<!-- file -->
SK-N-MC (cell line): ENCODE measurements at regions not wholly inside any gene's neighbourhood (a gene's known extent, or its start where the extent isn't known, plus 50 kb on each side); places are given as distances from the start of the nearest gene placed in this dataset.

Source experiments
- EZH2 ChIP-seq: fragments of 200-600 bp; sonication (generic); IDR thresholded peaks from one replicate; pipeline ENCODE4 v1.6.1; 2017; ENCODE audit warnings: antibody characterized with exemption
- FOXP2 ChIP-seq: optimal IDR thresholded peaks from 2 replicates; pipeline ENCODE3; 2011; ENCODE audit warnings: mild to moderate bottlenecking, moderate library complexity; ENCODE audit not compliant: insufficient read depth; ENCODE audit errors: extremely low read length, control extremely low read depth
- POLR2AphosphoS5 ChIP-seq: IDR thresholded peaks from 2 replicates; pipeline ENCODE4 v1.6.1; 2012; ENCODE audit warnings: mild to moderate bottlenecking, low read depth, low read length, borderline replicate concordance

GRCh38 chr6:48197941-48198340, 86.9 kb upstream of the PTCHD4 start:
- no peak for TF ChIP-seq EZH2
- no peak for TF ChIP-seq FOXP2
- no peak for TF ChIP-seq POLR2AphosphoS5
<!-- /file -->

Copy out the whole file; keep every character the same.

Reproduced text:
SK-N-MC (cell line): ENCODE measurements at regions not wholly inside any gene's neighbourhood (a gene's known extent, or its start where the extent isn't known, plus 50 kb on each side); places are given as distances from the start of the nearest gene placed in this dataset.

Source experiments
- EZH2 ChIP-seq: fragments of 200-600 bp; sonication (generic); IDR thresholded peaks from one replicate; pipeline ENCODE4 v1.6.1; 2017; ENCODE audit warnings: antibody characterized with exemption
- FOXP2 ChIP-seq: optimal IDR thresholded peaks from 2 replicates; pipeline ENCODE3; 2011; ENCODE audit warnings: mild to moderate bottlenecking, moderate library complexity; ENCODE audit not compliant: insufficient read depth; ENCODE audit errors: extremely low read length, control extremely low read depth
- POLR2AphosphoS5 ChIP-seq: IDR thresholded peaks from 2 replicates; pipeline ENCODE4 v1.6.1; 2012; ENCODE audit warnings: mild to moderate bottlenecking, low read depth, low read length, borderline replicate concordance

GRCh38 chr6:48197941-48198340, 86.9 kb upstream of the PTCHD4 start:
- no peak for TF ChIP-seq EZH2
- no peak for TF ChIP-seq FOXP2
- no peak for TF ChIP-seq POLR2AphosphoS5